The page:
Oxford? That's the nearest city to the Lake District, reckon Londoners
Published at 12:27, Thursday, 04 April 2013
Seven per cent of Londoners taking part in a survey named Oxford as the city nearest the Lake District.
Others questioned in the national research picked places including Newcastle, Leeds and Welsh capital Cardiff.
Some of the 1,000 people taking part in the online poll thought Hadrian’s Wall was more than 400 miles away from its true location – and was in fact in Cornwall.
And only 34 per cent of those surveyed who lived in London knew where the Lake District was.
Virgin Trains, which carried out the survey, said its research showed “significant numbers” were “pretty vague” about the location of landmarks.
Other areas beside Cumbria fell victim to error-strewn geography. One in five thought the Isle of Man was in the English Channel, seven per cent believed Portsmouth was on the Scottish coast and 31 per cent of Londoners put Land’s End in the north.
Nearly eight out of 10 people did give the correct location for Hadrian’s Wall, although others thought it divided Yorkshire and Lancashire, England and Wales and the north and south of London.
Arthur Leathley, communications director at Virgin Trains, said: “Our research shows significant numbers of people in Britain are pretty vague about the location of some of our most famous landmarks.
“But technology such as sat nav, Google maps and route finder websites mean that people can almost point and go these days, without having to know the geography of the country.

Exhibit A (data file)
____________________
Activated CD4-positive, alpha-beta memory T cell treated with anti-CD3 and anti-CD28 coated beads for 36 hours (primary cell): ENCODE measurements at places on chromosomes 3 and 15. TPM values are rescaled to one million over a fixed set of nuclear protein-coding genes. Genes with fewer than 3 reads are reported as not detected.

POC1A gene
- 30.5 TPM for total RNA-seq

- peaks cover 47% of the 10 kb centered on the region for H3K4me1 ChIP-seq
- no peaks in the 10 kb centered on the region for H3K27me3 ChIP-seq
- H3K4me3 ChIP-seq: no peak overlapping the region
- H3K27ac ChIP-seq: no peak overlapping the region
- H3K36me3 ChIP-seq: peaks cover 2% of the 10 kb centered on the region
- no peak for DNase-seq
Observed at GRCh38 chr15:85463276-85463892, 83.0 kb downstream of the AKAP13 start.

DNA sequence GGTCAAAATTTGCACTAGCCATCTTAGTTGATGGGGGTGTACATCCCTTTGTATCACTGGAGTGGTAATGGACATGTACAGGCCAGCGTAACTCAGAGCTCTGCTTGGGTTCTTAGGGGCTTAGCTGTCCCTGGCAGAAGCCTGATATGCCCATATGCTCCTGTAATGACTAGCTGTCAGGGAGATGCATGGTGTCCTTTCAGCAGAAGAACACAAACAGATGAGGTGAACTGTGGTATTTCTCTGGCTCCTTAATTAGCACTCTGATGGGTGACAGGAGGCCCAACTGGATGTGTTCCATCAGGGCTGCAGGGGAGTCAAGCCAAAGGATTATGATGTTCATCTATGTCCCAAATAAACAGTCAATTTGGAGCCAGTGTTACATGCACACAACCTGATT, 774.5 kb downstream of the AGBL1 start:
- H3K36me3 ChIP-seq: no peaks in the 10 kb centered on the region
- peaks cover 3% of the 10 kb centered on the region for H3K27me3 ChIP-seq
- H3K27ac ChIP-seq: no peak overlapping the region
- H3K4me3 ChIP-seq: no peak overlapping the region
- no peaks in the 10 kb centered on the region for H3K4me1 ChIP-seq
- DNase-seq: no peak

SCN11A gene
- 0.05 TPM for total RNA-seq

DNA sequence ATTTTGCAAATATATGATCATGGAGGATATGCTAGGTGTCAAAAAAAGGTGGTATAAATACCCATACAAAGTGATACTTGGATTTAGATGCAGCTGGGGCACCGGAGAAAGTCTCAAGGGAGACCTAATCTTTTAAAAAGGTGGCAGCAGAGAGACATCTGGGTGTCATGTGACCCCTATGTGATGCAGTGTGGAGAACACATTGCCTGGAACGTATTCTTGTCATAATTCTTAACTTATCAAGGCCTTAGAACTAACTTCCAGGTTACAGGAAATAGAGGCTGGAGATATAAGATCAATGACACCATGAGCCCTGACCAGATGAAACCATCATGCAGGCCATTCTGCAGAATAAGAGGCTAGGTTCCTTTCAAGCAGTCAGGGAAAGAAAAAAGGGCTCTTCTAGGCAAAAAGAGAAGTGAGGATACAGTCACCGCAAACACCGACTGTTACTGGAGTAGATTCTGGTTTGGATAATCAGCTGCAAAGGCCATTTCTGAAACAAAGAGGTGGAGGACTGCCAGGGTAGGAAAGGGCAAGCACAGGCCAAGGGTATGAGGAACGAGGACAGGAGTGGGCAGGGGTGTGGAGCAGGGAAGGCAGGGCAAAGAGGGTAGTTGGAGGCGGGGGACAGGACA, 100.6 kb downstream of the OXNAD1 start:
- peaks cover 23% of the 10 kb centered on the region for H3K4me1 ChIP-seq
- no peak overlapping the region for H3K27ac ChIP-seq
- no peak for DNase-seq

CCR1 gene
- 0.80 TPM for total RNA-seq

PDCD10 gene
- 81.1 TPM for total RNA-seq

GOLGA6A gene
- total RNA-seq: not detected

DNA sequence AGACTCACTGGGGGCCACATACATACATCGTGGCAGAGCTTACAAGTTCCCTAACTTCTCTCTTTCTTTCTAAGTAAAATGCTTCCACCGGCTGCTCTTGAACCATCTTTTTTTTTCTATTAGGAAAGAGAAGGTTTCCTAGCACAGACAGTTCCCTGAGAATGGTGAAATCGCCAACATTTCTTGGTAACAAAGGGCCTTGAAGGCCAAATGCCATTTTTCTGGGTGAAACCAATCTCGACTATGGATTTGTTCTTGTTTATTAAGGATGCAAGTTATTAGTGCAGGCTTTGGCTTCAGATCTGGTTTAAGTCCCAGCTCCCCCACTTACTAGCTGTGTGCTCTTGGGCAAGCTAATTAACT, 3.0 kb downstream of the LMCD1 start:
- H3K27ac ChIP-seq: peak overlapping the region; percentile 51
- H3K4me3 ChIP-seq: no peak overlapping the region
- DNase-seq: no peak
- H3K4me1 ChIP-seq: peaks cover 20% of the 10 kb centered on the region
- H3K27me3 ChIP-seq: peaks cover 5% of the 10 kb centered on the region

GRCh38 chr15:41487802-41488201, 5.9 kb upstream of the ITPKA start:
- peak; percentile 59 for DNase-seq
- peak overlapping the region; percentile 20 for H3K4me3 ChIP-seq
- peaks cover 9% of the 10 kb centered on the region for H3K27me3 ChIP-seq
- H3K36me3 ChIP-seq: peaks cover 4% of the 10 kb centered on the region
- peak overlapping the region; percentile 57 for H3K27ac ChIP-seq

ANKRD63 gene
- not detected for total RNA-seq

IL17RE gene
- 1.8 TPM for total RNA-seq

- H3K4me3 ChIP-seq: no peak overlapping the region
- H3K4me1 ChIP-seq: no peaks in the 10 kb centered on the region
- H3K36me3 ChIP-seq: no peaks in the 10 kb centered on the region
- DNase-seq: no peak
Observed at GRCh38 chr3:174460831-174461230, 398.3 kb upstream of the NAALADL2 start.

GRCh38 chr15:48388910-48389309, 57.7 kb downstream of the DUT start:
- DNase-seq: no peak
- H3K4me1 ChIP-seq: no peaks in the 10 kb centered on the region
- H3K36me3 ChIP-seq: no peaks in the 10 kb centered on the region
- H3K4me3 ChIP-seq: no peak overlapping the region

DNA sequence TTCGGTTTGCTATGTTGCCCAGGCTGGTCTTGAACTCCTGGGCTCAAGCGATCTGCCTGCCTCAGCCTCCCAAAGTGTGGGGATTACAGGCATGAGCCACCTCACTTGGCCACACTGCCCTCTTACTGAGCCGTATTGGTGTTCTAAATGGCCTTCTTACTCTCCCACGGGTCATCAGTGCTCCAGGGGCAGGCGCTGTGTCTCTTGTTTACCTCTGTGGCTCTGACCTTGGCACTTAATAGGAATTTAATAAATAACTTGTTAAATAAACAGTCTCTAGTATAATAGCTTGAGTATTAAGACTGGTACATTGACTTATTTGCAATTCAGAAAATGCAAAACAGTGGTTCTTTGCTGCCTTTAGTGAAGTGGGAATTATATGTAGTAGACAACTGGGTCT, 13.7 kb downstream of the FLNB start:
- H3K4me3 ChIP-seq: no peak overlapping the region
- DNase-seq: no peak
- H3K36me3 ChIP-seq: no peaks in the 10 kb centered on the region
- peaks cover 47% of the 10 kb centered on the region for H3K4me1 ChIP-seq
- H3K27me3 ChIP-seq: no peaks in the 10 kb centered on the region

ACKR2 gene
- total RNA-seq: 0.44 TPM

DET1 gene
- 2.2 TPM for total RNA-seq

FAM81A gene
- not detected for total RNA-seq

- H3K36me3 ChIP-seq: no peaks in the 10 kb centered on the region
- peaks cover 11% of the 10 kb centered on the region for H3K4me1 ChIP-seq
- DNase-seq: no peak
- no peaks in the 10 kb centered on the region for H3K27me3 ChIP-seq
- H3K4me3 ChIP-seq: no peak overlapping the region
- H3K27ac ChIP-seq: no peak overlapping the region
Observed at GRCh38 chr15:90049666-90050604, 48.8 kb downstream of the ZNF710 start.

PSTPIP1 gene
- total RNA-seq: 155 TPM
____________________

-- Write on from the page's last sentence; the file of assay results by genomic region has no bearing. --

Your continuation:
“There is no better way of discovering where places are than to get out there and enjoy our great landscape.”
Eric Robson, chairman of Cumbria Tourism, said: “I was brought up in Carlisle and everybody I talked to when I went away thought Carlisle was in Scotland, so this is nothing new.
“It probably says something fairly damning about the quality of geography teaching. We do our damndest to get a message across of what we are, where we are and what we offer.”
Mr Robson said the Lake District was second only to London in terms of best known British “brands” for foreign tourists.
“We get 41m visits a yearfrom people who manage to find their way to the Lake District without going through Oxford,” he added.
Published by http://www.newsandstar.co.uk
Have your say
I started working for a company with outlets all over Britain in 1969 and when meeting colleagues from all over the U.K. on training courses held in Oxfordshire I was astonished how few people knew of Carlisle never mind where it was. Most had good educations but rarely travelled in Britain as it was the start of the tourist traffic to the Med for sun holidays. I was part of a tourist group being shown round Dubrovnik in 1986 when the guide said her favourite historical city in Britain was Carlisle and it was clear that my wife and I were the only ones who really knew Carlisle; most were bemused as the Guide was telling the party to leave York and Bath and Chester alone and just visit Carlisle as like Dubrovnik it's great attraction is being able to walk it all on foot in a short time and take in so many wonderful buildings.
They won't realise that the nearest city to Manchester is Salford then?
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